Homeowners seldom maintain their equipment and when a minor problem crops up, they often choose to fix and forget until the system fails catastrophically. Then comes panic time and another rush job. Most homeowners consider HVACR equipment to be a simple piece of plug-and-play machinery and they have no idea how complex it is to design and commission a new system. Nor do most HVACR contractors have time to educate them.

Adding to this crisis planning is the fact that HVACR systems do not usually fail in good weather, so the working conditions around HVACR replacement are often trying: It’s either 95F in summer or 20F in winter. At times like these, many systems are often failing within the same community and the good contractors are overbooked.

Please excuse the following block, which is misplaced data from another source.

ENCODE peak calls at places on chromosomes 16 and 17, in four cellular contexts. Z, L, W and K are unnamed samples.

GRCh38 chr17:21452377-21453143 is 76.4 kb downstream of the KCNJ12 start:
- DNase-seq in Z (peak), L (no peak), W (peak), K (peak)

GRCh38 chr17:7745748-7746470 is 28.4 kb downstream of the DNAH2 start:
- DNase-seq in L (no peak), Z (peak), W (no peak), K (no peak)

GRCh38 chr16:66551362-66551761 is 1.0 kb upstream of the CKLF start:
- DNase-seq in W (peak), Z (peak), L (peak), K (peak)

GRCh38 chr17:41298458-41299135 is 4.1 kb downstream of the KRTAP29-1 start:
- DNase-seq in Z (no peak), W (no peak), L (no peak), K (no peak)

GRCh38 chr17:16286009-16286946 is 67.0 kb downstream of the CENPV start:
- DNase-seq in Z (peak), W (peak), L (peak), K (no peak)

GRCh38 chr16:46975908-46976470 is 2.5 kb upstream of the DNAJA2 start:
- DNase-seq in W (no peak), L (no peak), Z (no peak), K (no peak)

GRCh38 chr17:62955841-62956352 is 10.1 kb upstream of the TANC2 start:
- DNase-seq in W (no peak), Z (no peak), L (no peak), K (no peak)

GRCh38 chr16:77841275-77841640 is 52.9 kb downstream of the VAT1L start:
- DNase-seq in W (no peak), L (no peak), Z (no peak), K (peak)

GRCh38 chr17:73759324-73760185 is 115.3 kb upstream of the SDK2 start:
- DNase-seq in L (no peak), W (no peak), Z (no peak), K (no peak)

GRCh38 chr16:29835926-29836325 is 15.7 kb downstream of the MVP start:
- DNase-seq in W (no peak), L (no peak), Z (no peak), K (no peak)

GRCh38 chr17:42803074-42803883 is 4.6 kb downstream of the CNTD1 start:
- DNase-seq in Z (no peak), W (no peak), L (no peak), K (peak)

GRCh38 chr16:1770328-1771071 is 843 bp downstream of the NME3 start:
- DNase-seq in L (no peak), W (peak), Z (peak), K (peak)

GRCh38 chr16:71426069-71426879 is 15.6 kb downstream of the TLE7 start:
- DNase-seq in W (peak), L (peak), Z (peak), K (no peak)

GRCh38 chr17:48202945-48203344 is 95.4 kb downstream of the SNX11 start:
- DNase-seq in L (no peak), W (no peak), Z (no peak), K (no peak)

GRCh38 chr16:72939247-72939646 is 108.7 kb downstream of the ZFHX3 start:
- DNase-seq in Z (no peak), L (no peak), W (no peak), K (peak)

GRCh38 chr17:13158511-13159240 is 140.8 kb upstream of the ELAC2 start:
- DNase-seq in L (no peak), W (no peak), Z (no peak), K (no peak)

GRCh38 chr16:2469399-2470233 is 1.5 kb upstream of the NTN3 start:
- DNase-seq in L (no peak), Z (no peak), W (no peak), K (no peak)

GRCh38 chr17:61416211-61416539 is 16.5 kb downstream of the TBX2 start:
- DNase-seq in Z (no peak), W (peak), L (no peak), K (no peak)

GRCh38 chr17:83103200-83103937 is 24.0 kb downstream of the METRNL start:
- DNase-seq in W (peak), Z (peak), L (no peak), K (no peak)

If a homeowner is lucky enough to get a reputable and quality-minded firm to bid on the job, that firm’s higher price — which is justified by its better workmanship — will likely push the homeowner to get multiple bids.

Given this situation, it seems like an easy choice for most homeowners to find a contractor who can install a new box tomorrow for thousands of dollars less than the competition.

But will this low-bid, Chuck-in-a-Truck follow the manufacturer’s installation guidelines — or industry specs such as the ACCA Quality Installation Standard — on sizing, equipment selection, duct design and airflow and charge? Not likely.